• the stability of a set of observations refers to the degree to which the observations show a pattern of consistent level or consistent trend; stable data may show minor variations from a perfectly consistent pattern, but the variations should be relatively small and the linear pattern relatively clear
3 the abab reversal design
3. The ABAB reversal design
  • An ABAB design, also known as a reversal design, is a single-subject phase-change design consisting of four phases: a baseline phase, a treatment phase, a return to baseline phase, and a second treatment phase
  • The goal of the design is to demonstrate that the treatment causes changes in the participant’s behavior
3 the abab reversal design16
3. The ABAB reversal design
  • Limitations of the ABAB design
    • It is not appropriate for evaluating treatments that are expected to have a permanent or long-lasting effect
    • There is also the ethical question of withdrawing a successful treatment
4 dismantling or component analysis design
4. Dismantling or component-analysis design
  • This design consists of a series of phases in which each phase adds or subtracts one component of a complex treatment to determine how each component contributes to the overall treatment effectiveness
  • E.g. reward and punishment for biting behavior in an autistic boy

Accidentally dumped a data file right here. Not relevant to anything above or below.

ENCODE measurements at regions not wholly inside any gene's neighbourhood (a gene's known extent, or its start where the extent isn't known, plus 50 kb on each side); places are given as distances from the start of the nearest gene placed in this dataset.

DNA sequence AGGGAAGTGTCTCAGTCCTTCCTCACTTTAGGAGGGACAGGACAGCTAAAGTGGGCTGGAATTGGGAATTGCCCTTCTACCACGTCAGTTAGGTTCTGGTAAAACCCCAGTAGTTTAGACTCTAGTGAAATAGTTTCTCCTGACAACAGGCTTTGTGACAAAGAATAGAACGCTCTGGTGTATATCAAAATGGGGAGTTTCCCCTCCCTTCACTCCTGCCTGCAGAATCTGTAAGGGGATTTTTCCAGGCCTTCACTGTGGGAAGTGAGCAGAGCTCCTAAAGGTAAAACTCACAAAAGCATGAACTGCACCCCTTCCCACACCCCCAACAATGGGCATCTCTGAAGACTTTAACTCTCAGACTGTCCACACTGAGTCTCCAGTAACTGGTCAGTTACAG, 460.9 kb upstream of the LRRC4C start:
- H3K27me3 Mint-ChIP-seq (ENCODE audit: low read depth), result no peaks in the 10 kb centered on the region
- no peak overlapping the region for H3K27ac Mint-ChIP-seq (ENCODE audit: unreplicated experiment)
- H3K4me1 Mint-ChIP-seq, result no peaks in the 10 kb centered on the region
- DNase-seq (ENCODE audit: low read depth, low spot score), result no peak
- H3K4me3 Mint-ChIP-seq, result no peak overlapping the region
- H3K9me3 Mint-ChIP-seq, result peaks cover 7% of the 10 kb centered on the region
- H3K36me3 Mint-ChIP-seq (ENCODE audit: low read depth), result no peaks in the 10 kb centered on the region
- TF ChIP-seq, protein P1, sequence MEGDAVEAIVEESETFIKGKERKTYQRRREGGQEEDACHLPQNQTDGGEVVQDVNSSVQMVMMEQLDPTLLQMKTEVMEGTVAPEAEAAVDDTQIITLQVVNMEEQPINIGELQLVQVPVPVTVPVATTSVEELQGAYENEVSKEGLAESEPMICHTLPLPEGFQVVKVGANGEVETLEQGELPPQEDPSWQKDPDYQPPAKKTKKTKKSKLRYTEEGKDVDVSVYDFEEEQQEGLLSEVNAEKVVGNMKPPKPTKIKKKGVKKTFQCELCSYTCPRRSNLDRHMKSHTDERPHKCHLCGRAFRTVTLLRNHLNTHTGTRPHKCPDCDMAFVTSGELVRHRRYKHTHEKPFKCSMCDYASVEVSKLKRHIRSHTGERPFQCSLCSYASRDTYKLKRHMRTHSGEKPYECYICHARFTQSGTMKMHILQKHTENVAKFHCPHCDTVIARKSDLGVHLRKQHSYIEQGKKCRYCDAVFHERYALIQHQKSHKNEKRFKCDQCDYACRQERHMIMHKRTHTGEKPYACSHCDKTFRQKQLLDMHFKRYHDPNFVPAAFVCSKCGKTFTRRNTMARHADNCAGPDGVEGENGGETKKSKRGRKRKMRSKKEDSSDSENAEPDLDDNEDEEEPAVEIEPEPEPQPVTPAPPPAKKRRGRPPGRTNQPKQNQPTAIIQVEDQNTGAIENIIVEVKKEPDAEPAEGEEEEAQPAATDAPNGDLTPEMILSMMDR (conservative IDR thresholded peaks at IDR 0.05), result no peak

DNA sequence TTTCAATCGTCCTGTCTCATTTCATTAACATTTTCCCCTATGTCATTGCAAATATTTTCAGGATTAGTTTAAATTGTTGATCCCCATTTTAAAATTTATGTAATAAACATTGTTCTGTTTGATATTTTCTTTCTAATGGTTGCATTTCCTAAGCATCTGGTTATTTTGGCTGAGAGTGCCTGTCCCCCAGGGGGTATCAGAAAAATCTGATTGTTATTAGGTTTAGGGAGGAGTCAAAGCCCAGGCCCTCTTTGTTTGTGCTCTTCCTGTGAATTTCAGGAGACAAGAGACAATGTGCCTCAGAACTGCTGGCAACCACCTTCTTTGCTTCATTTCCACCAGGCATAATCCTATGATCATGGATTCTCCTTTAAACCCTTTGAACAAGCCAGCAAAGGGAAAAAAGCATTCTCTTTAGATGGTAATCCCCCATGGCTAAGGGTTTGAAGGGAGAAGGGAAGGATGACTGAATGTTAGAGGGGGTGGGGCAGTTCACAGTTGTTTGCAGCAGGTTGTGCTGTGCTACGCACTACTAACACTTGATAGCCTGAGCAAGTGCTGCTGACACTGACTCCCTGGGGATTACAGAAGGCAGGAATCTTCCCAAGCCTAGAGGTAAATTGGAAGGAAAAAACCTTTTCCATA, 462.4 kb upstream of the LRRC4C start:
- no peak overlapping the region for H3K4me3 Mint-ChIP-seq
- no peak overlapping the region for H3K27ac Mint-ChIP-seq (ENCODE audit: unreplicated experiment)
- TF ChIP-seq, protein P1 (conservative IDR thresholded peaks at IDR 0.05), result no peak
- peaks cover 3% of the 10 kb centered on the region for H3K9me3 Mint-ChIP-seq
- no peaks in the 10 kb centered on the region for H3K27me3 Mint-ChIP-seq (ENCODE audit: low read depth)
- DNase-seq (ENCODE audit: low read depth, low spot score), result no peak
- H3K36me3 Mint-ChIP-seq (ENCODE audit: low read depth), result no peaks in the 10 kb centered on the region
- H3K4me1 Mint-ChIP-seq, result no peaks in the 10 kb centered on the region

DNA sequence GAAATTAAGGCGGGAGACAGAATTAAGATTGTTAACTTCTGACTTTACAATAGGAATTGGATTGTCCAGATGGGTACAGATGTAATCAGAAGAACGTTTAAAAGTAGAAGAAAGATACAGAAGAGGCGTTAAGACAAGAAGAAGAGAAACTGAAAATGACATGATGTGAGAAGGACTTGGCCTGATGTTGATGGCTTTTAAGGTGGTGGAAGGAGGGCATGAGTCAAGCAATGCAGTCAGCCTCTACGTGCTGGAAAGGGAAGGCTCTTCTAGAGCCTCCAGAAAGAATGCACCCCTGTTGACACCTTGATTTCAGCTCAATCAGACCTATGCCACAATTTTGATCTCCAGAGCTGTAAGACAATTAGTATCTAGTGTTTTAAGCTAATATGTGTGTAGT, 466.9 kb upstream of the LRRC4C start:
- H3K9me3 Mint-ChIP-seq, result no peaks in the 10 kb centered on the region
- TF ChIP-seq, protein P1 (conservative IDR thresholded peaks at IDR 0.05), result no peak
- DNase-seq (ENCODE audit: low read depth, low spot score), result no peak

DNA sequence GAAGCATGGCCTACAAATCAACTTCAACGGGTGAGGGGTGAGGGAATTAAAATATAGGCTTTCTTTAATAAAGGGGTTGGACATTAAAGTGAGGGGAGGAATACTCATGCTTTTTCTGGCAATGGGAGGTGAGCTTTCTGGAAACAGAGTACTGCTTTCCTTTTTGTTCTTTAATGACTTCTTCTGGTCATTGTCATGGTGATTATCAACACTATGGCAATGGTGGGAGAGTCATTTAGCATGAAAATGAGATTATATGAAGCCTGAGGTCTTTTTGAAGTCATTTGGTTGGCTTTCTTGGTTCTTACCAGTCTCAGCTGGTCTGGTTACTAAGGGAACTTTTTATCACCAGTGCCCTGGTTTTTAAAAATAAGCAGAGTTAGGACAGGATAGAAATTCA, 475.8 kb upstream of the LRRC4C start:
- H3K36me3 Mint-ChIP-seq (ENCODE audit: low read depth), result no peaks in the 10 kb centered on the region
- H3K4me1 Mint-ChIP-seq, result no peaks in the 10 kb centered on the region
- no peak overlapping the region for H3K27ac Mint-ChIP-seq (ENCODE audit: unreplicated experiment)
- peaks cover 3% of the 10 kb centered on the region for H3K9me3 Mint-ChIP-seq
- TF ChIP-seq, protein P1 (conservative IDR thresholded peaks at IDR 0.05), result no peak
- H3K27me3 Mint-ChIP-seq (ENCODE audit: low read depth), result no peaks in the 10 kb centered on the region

BC-B-BC-C-BC

BC – combination of the reward and punishment

B – reward only

C – punishment only

5 multiple baseline designs
When initial baseline phases correspond to separate participants, the design is called a multiple-baseline across subjects

Example (left) from Walker, Shippen, Alberto, Houchins and Cihak (2005)

5. Multiple-baseline designs
5 multiple baseline designs19
5. Multiple-baseline designs
  • Advantages
    • The major advantage of this design is that it eliminates the need for a reversal or return-to-baseline phase and is therefore well suited for evaluating treatment effects that are permanent or long-lasting
  • Disadvantages
    • The results can be compromised by individual differences between participants or between behaviors (e.g. one participant being more responsive to the treatment than another)
6 strengths and weaknesses of single subject designs
6. Strengths and weaknesses of single-subject designs
  • Advantages
    • Researcher can establish a cause-and-effect relationship between treatment and behavior using only a single participant
    • Flexibility – development of the design depends on participant’s responses
  • Disadvantages
    • Problem with generalizations since designs use only one participant
    • Multiple observations can affect participant’s responses
    • Absence of statistical controls and reliance on visual inspection of the data
references
References
  • Walker B., Shippen M.E., Alberto P., Houchins, D.E. & Cihak, D.F. (2005). Using the Expressive Writing Program to Improve the Writing Skills of High School Students with Learning Disabilities. Learning Disabilities Research and Practice, 20(3), 175-183.